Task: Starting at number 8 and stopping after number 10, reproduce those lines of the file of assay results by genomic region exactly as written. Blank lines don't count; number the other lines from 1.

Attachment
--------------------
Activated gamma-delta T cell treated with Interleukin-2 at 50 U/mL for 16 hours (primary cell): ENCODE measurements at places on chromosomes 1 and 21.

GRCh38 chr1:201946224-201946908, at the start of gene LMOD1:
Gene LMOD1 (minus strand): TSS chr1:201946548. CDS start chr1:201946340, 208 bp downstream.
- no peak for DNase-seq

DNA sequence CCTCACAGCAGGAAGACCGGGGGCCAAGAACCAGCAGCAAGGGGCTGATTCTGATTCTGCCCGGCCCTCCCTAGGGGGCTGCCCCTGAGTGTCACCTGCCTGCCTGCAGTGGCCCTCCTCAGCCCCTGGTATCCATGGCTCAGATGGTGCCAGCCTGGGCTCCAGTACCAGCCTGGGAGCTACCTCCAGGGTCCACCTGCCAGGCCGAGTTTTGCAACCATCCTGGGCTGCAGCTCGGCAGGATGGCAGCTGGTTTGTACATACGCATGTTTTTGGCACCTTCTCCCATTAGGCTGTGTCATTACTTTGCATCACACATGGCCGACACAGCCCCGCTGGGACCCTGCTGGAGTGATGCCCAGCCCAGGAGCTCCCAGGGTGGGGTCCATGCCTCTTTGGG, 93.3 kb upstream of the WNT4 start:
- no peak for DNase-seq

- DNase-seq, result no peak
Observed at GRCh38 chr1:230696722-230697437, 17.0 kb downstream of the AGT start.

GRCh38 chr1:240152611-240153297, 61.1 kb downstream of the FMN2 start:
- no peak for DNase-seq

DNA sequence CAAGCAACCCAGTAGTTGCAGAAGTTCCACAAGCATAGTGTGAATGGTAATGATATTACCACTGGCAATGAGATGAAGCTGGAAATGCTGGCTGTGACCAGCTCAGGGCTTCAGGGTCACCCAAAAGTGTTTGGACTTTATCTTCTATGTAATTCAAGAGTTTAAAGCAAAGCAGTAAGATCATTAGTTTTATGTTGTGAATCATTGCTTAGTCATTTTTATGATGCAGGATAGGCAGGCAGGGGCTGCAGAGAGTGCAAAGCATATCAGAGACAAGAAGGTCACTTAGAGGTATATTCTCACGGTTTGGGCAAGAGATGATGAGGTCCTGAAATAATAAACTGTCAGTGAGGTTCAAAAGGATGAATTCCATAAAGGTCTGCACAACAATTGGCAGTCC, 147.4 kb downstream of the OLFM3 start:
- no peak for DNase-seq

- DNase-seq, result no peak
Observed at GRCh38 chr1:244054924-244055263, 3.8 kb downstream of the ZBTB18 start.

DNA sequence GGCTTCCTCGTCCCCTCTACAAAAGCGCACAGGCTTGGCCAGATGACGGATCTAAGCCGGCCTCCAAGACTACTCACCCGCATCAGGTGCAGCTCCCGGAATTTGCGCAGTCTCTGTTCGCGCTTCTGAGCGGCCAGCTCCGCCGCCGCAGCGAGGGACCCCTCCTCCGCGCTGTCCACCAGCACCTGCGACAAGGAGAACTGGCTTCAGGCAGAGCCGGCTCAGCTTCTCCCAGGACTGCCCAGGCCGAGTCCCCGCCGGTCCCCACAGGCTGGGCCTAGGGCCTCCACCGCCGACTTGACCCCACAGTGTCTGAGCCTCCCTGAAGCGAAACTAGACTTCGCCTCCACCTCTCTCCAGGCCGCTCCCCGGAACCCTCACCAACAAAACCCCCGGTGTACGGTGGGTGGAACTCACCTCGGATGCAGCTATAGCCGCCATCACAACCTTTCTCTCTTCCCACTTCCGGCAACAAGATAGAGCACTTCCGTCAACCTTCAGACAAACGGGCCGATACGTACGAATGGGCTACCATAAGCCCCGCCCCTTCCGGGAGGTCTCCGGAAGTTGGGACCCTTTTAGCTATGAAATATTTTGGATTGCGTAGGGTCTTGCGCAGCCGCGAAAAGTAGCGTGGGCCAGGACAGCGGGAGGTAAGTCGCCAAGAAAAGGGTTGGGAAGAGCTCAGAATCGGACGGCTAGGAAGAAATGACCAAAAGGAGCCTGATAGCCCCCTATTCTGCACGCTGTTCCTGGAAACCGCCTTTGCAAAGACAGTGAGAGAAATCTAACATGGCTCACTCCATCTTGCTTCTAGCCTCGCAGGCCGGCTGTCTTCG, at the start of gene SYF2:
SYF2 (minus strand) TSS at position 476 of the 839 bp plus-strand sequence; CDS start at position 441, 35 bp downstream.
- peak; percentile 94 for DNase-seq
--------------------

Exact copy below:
Observed at GRCh38 chr1:230696722-230697437, 17.0 kb downstream of the AGT start.

GRCh38 chr1:240152611-240153297, 61.1 kb downstream of the FMN2 start:
- no peak for DNase-seq